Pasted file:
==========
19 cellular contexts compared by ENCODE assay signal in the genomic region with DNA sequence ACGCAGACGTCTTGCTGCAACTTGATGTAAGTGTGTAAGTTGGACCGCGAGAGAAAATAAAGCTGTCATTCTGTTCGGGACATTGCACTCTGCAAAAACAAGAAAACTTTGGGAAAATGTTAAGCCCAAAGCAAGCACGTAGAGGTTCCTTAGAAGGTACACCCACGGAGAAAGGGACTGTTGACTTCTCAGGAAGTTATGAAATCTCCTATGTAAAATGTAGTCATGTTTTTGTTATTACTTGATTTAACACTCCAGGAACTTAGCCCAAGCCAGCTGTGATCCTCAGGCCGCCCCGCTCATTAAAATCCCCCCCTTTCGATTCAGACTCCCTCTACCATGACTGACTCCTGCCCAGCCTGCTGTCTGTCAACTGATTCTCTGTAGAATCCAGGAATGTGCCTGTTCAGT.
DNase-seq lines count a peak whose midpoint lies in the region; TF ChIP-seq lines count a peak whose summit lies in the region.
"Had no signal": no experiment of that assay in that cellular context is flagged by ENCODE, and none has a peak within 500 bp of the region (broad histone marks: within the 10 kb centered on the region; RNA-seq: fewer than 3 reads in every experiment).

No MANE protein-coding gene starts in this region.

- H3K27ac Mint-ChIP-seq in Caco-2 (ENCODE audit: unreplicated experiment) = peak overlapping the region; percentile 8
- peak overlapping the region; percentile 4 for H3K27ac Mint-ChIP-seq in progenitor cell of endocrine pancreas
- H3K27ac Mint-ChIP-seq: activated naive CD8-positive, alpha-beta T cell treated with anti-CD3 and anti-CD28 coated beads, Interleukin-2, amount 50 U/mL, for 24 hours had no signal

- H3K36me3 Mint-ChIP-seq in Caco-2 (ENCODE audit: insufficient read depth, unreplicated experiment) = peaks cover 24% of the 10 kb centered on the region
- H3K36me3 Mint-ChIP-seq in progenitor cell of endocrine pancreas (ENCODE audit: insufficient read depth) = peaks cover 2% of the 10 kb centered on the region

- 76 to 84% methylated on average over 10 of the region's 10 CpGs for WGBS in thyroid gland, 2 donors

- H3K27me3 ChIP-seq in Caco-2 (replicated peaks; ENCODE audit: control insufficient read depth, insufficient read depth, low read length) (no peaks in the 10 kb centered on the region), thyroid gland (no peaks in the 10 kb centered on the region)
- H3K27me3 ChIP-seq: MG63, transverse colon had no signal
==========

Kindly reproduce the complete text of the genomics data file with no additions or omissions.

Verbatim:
19 cellular contexts compared by ENCODE assay signal in the genomic region with DNA sequence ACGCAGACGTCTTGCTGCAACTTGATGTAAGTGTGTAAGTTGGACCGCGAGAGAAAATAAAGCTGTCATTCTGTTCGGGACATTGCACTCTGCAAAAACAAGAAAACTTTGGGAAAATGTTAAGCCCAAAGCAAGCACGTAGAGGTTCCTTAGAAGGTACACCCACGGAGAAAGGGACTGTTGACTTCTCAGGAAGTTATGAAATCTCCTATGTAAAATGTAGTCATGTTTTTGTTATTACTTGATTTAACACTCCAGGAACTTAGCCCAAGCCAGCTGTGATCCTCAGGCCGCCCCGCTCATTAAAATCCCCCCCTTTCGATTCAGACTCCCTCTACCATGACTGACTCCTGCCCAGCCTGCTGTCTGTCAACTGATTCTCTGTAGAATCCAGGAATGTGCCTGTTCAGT.
DNase-seq lines count a peak whose midpoint lies in the region; TF ChIP-seq lines count a peak whose summit lies in the region.
"Had no signal": no experiment of that assay in that cellular context is flagged by ENCODE, and none has a peak within 500 bp of the region (broad histone marks: within the 10 kb centered on the region; RNA-seq: fewer than 3 reads in every experiment).

No MANE protein-coding gene starts in this region.

- H3K27ac Mint-ChIP-seq in Caco-2 (ENCODE audit: unreplicated experiment) = peak overlapping the region; percentile 8
- peak overlapping the region; percentile 4 for H3K27ac Mint-ChIP-seq in progenitor cell of endocrine pancreas
- H3K27ac Mint-ChIP-seq: activated naive CD8-positive, alpha-beta T cell treated with anti-CD3 and anti-CD28 coated beads, Interleukin-2, amount 50 U/mL, for 24 hours had no signal

- H3K36me3 Mint-ChIP-seq in Caco-2 (ENCODE audit: insufficient read depth, unreplicated experiment) = peaks cover 24% of the 10 kb centered on the region
- H3K36me3 Mint-ChIP-seq in progenitor cell of endocrine pancreas (ENCODE audit: insufficient read depth) = peaks cover 2% of the 10 kb centered on the region

- 76 to 84% methylated on average over 10 of the region's 10 CpGs for WGBS in thyroid gland, 2 donors

- H3K27me3 ChIP-seq in Caco-2 (replicated peaks; ENCODE audit: control insufficient read depth, insufficient read depth, low read length) (no peaks in the 10 kb centered on the region), thyroid gland (no peaks in the 10 kb centered on the region)
- H3K27me3 ChIP-seq: MG63, transverse colon had no signal